Idahoans On Energy: Running On Empty
By Senator Mike Crapo
"Please listen to the less vocal majority who are pleading for drastically decreasing the restrictions and regulations on drilling and refining our domestic oil."
"Who is going to pay back the tax payers when this [global warming] is proven to be a political sham?"
"Instead of the U.S. depending on foreign oil, why not make the rest of the world dependent on U.S. company patents for whatever ultimately replaces petroleum as the leading energy technology?"
"Our problems as usual are the result of allowing political expediency to make bad policy."
"It [lack of development of U.S. natural energy resources] has made life much tougher for those of us who aren't depending on the public to take care of us. Shame on all of you."
"Grandma and Grandpa do not come visit us anymore but maybe once every 6 months. They used to come once a month. Our fun outings into the country for enjoyment and to get away from the hectic busy pace of our lives, they simply do not happen anymore."
"I am so very frustrated with the US Congress. They are inept! They argue instead of taking action. Whenever a good bill comes up they tag it with riders full of wasteful spending."
These are a few of the sentiments I have received from Idahoans since I asked them in mid-June to email me their stories and comments on the high cost of gasoline and fuel. As of June 20, I had received over 1,000 emails about the difficulties Idahoans are facing as a result of high gasoline costs. What I've also heard was not unexpected-a vision for what we need to do to supply our own energy needs to the greatest extent possible. This vision includes drilling in the Arctic National Wildlife Refuge (ANWR) and offshore, and developing alternative and sustainable energy options including a strong emphasis on nuclear energy, geothermal, wind, solar, hydro and the promise of biofuels. Idahoans have also voiced support for increased conservation efforts and, facing the reality of current high fuel costs, are engaging in personal conservation efforts, which are responsible and important in the long run regardless of energy costs.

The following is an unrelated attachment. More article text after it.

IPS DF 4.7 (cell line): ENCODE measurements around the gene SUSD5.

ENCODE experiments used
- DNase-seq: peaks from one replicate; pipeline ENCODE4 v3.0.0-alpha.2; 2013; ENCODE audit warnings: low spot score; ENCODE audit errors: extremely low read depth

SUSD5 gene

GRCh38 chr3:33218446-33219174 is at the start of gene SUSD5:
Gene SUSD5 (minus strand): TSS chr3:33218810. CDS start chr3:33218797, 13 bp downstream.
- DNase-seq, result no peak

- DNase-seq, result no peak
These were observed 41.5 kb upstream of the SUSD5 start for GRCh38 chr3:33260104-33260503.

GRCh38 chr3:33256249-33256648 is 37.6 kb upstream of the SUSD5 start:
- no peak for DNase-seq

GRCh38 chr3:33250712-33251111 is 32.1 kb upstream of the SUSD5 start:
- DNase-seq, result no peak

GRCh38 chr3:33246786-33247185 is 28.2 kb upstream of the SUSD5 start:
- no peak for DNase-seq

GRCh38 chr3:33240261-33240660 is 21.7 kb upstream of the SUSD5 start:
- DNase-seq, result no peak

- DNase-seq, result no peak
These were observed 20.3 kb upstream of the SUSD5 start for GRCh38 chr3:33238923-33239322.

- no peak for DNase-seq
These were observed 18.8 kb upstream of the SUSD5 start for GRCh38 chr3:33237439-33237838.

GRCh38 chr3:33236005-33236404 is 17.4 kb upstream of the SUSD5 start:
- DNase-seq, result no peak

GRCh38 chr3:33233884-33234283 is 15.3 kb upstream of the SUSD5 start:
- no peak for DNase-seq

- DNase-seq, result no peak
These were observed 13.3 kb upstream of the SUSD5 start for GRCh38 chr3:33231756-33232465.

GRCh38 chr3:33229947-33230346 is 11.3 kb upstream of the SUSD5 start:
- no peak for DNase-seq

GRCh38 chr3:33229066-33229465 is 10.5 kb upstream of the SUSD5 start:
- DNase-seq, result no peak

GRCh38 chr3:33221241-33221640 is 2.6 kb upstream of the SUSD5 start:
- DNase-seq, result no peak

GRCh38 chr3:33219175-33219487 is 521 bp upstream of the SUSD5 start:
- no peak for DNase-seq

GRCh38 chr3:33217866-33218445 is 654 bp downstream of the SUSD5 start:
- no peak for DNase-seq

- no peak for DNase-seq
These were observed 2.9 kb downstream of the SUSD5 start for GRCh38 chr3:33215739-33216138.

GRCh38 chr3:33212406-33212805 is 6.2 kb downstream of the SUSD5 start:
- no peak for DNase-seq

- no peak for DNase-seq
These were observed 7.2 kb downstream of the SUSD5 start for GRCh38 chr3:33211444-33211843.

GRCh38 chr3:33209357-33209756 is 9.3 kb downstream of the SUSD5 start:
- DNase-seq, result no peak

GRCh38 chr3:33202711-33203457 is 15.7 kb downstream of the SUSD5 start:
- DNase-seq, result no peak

We live in the most prosperous and free nation in the world; with that comes a responsibility to be generous and charitable. However, this prosperity has come through hard work and dedication to the ideals of private property, capitalism and free markets. We have earned and must fiercely protect the freedom to enjoy the fruits of our labor. One way to do this is by developing domestic energy resources. We can regain control over energy costs in a distinctly American way-innovation and robust development that treads carefully when it comes to the environment, but refrains from onerous regulations or tax burdens on corporations that would, as we saw in the 1970s, translate into increased consumer costs.
When people make decisions about not seeing grandparents or grandchildren because of high cost of fuel, it's distressing. When an increasing number of parents curtail their own food consumption to make sure their children have enough to eat, it's downright ominous. While it's true that families make these types of decisions in the United States every day, if the occurrence of this is exacerbated by out-of-control energy costs, Congress has abdicated its responsibility to Americans. As one Idahoan put it last week, shame on us.
The time is long overdue to change course on this public policy issue. Thank you for writing to me, and continue to send me your stories at email@example.com.
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